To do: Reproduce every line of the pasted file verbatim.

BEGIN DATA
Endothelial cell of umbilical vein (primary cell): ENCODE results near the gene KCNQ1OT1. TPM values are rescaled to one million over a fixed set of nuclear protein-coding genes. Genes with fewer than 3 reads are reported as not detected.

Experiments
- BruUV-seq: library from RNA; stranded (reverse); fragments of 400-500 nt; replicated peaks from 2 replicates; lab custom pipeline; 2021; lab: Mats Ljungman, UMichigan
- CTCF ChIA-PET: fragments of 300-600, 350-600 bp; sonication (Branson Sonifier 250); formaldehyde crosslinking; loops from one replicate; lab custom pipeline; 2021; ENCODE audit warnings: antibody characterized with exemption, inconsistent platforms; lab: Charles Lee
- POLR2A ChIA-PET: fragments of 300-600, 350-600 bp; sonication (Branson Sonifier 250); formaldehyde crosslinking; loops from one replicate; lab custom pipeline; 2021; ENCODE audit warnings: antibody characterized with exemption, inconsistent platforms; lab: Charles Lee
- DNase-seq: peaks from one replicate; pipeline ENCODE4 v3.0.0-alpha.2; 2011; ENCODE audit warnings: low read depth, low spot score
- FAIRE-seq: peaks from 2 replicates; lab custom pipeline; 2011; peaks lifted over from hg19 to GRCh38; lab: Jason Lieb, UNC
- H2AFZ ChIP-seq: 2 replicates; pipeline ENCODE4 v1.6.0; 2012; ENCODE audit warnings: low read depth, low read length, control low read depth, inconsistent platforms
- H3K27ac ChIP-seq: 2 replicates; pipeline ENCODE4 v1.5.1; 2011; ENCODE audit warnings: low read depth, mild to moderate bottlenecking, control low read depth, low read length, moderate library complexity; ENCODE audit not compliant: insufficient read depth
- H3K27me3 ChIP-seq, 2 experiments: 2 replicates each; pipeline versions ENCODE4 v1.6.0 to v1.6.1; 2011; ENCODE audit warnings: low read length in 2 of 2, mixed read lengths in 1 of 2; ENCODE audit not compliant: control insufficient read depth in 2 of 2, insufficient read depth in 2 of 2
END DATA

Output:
Endothelial cell of umbilical vein (primary cell): ENCODE results near the gene KCNQ1OT1. TPM values are rescaled to one million over a fixed set of nuclear protein-coding genes. Genes with fewer than 3 reads are reported as not detected.

Experiments
- BruUV-seq: library from RNA; stranded (reverse); fragments of 400-500 nt; replicated peaks from 2 replicates; lab custom pipeline; 2021; lab: Mats Ljungman, UMichigan
- CTCF ChIA-PET: fragments of 300-600, 350-600 bp; sonication (Branson Sonifier 250); formaldehyde crosslinking; loops from one replicate; lab custom pipeline; 2021; ENCODE audit warnings: antibody characterized with exemption, inconsistent platforms; lab: Charles Lee
- POLR2A ChIA-PET: fragments of 300-600, 350-600 bp; sonication (Branson Sonifier 250); formaldehyde crosslinking; loops from one replicate; lab custom pipeline; 2021; ENCODE audit warnings: antibody characterized with exemption, inconsistent platforms; lab: Charles Lee
- DNase-seq: peaks from one replicate; pipeline ENCODE4 v3.0.0-alpha.2; 2011; ENCODE audit warnings: low read depth, low spot score
- FAIRE-seq: peaks from 2 replicates; lab custom pipeline; 2011; peaks lifted over from hg19 to GRCh38; lab: Jason Lieb, UNC
- H2AFZ ChIP-seq: 2 replicates; pipeline ENCODE4 v1.6.0; 2012; ENCODE audit warnings: low read depth, low read length, control low read depth, inconsistent platforms
- H3K27ac ChIP-seq: 2 replicates; pipeline ENCODE4 v1.5.1; 2011; ENCODE audit warnings: low read depth, mild to moderate bottlenecking, control low read depth, low read length, moderate library complexity; ENCODE audit not compliant: insufficient read depth
- H3K27me3 ChIP-seq, 2 experiments: 2 replicates each; pipeline versions ENCODE4 v1.6.0 to v1.6.1; 2011; ENCODE audit warnings: low read length in 2 of 2, mixed read lengths in 1 of 2; ENCODE audit not compliant: control insufficient read depth in 2 of 2, insufficient read depth in 2 of 2